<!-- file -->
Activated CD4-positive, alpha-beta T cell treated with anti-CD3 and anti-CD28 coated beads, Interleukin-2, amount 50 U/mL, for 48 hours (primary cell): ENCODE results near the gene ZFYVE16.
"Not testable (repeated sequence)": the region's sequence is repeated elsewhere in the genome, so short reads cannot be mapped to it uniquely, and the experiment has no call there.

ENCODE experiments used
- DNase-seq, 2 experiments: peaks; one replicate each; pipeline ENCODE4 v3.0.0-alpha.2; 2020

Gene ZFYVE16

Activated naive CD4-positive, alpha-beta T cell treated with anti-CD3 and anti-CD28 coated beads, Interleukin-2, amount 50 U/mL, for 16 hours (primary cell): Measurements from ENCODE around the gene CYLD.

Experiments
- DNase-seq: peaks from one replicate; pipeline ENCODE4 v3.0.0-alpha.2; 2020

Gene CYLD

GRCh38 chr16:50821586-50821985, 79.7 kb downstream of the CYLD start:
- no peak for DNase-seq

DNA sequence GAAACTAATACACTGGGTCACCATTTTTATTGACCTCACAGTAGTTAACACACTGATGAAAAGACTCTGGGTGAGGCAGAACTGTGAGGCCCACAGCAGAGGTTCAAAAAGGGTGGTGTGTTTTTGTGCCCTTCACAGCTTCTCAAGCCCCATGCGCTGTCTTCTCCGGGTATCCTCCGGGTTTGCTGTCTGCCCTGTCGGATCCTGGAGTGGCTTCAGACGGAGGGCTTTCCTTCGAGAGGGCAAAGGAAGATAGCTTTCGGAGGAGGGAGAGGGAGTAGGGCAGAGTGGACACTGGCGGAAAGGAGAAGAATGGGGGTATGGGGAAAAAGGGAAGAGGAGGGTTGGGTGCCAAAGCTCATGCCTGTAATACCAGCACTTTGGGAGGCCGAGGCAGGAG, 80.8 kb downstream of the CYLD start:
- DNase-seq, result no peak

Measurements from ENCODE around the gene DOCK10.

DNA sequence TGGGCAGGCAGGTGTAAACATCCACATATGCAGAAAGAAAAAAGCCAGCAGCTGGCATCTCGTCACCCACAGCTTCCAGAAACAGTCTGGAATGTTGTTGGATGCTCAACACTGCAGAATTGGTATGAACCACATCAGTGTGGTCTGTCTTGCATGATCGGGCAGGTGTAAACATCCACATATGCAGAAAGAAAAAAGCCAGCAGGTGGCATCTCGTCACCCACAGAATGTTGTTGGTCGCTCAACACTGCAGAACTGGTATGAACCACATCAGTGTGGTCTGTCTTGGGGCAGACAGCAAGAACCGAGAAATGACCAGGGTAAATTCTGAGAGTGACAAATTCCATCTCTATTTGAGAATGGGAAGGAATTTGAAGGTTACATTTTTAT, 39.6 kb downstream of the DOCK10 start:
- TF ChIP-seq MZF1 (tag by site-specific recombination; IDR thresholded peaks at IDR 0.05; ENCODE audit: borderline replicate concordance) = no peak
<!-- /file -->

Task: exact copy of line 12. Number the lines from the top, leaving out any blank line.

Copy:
DNA sequence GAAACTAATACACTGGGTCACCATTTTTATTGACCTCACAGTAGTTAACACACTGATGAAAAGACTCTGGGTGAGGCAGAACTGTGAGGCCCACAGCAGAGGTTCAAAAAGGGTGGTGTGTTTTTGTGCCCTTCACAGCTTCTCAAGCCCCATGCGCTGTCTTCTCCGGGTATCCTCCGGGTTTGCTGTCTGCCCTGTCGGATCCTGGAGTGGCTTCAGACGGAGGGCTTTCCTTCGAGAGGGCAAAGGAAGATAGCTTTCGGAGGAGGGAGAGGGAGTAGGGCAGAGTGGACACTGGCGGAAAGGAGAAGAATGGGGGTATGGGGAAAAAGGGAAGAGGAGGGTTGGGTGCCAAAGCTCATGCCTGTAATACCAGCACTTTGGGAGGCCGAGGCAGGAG, 80.8 kb downstream of the CYLD start: